YA Weekend: Eon: Dragoneye Reborn by Alison Goodman
Eon: Dragon Eye Reborn by Alison Goodman
Genre: Young Adult, Fantasy
Series: Book 1 of Eon
Publisher: Viking Children’s Books (December 26, 2008)
Author Information: Website | Twitter
Mogsy’s Rating: 4 of 5 stars
The world knows our main protagonist as Eon, a twelve-year-old boy training hard to be the next Dragoneye apprentice. To be chosen by one of the twelve revered energy dragons of good fortune is a great honor; each year many boys vie for the position to serve as the conduit between the dragons and the mortal world. But there is more to Eon than meets the eye. In truth, Eon is actually Eona, a sixteen-year-old girl masquerading as a boy because females are prohibited from using dragon magic. If anyone discovered her secret, she would be killed on the spot.
Stories involving girls disguised as boys are certainly nothing new, so what made this one special? Well, I suppose I’ve always enjoyed fantasy inspired by Asian cultures. In the world of Eon: Dragoneye Reborn, the influence of Chinese and Japanese mythological traditions makes itself apparent from the start. There are twelve energy dragons, for example, each associated with an animal of the Chinese zodiac – rat, ox, tiger, etc.
In Chinese philosophy too, the concept of yin and yang is an important one. Used to describe complementary forces rather than opposing ones, it has also been applied to the many natural dualities found in our everyday life — light and dark, fire and water, the sun and the moon, life and death, and so on and so forth. Another one to remember is male and female. What struck me with regards to Eon/Eona’s story is the author’s approach to the concept of masculine and feminine energies, and what that ultimately meant for the character and the dragon that chose her. I was surprised that for a young adult novel, especially one which supposedly is just about a girl pretending to be a boy, the themes in it are surprisingly layered.
But okay, enough waxing philosophical from me. You probably want to know about the juicier bits, like with the magic and the dragons, the action and the epic sword fights. The setting Alison Goodman has created is absolutely gorgeous, with a heavy Far Eastern flavor but also bolstered with her own creative touches, the world’s magical history and dragon lore being one of the many highlights. Many YA novel plots also boast political intrigue, but this is probably one of the few I’ve come across that had delivered on that promise, and better yet, the consequences actually mattered and had a profound impact.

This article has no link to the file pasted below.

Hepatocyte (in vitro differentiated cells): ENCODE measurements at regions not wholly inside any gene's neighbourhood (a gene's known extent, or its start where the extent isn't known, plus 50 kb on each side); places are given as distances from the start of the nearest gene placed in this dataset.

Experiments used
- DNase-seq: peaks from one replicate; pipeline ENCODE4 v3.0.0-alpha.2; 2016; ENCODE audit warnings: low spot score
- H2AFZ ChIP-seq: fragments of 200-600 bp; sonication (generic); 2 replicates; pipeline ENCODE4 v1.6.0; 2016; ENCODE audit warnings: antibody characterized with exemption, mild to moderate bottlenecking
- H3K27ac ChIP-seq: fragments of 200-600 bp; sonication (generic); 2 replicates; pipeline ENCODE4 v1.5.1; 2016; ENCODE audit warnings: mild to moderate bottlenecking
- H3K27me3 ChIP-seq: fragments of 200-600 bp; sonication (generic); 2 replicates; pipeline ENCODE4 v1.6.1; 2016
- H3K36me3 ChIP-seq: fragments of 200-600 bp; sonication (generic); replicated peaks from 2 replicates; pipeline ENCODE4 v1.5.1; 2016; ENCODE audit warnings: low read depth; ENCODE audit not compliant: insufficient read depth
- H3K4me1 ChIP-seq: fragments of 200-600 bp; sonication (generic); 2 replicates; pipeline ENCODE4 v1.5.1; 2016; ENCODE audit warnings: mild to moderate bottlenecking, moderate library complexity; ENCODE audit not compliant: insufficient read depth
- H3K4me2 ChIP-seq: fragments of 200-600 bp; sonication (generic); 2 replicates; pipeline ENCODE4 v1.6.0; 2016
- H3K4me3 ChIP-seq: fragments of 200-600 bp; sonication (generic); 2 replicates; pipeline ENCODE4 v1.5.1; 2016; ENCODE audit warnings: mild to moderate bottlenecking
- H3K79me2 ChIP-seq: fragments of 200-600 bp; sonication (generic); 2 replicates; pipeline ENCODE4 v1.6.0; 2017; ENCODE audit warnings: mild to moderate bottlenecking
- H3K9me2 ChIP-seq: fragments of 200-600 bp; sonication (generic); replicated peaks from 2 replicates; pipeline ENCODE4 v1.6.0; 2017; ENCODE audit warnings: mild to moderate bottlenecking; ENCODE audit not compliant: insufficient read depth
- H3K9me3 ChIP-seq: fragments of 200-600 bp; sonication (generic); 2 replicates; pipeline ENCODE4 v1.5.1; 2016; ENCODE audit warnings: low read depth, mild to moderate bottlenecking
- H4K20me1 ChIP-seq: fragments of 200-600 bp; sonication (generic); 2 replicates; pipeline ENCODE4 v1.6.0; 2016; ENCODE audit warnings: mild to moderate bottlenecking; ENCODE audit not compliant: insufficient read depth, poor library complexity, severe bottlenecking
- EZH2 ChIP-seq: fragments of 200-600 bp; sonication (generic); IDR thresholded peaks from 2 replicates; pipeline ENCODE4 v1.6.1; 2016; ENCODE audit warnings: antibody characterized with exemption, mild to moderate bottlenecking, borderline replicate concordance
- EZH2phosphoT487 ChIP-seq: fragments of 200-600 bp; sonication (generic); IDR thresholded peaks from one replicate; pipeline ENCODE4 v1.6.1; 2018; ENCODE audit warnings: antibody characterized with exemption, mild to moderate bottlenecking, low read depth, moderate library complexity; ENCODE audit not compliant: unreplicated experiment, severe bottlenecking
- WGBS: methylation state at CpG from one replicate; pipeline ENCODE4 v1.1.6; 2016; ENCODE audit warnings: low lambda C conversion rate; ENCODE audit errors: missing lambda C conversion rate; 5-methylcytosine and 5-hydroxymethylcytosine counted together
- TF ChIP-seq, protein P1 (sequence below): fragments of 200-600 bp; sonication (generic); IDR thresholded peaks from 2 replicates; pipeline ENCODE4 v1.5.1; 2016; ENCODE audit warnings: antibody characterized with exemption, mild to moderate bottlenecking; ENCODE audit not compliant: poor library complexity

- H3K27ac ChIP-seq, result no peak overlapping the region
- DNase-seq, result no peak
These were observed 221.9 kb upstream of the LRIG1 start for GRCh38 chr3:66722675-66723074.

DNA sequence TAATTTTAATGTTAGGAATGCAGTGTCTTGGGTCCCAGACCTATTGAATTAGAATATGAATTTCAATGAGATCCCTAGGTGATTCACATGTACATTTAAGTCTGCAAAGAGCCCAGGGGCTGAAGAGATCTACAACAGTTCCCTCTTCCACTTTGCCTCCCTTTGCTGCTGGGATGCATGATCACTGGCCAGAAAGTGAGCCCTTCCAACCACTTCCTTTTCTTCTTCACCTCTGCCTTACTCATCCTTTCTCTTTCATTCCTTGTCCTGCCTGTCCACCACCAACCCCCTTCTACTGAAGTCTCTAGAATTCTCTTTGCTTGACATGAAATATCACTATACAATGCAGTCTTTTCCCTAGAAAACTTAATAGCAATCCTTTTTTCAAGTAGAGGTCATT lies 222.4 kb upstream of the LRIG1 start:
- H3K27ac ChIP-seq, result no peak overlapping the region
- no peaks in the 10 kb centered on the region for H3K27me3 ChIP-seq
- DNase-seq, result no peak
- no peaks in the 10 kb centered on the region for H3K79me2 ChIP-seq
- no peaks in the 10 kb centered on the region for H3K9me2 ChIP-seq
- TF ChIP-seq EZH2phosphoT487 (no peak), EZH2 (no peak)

Also, the fact there wasn’t an overt romantic side plot was to me a feature, not a bug. Granted, there is some setup for a possible love interest and romance in the sequel, but this first book is mostly concerned with the main character’s personal journey to find herself and connect with her energy dragon, as well as to come to terms with her own disability (her hip is malformed due to a childhood injury). To be honest, I couldn’t be happier with this. I like romance, but I wouldn’t want to see it come at the expense of character development – or worse, in the form of insta-love or some other form of an awkward, stilted relationship. This way, I thought we got a much better idea of who Eon/Eona is as a person.
I wouldn’t say this book was perfect; the storytelling could have used some tightening up, especially in the middle where the plot wandered and did some meandering. But overall this was probably one of the more entertaining and unique YA novels I’ve read so far this year, featuring characters that have a surprising amount of depth, and that includes the villains too. Plot-wise, the structure and some of the concepts aren’t entirely original, but I don’t know if you should let that stop you. If the Asian inspired world appeals to you, or if you’re looking for a book that portrays dragons in interesting ways, then I would recommend this.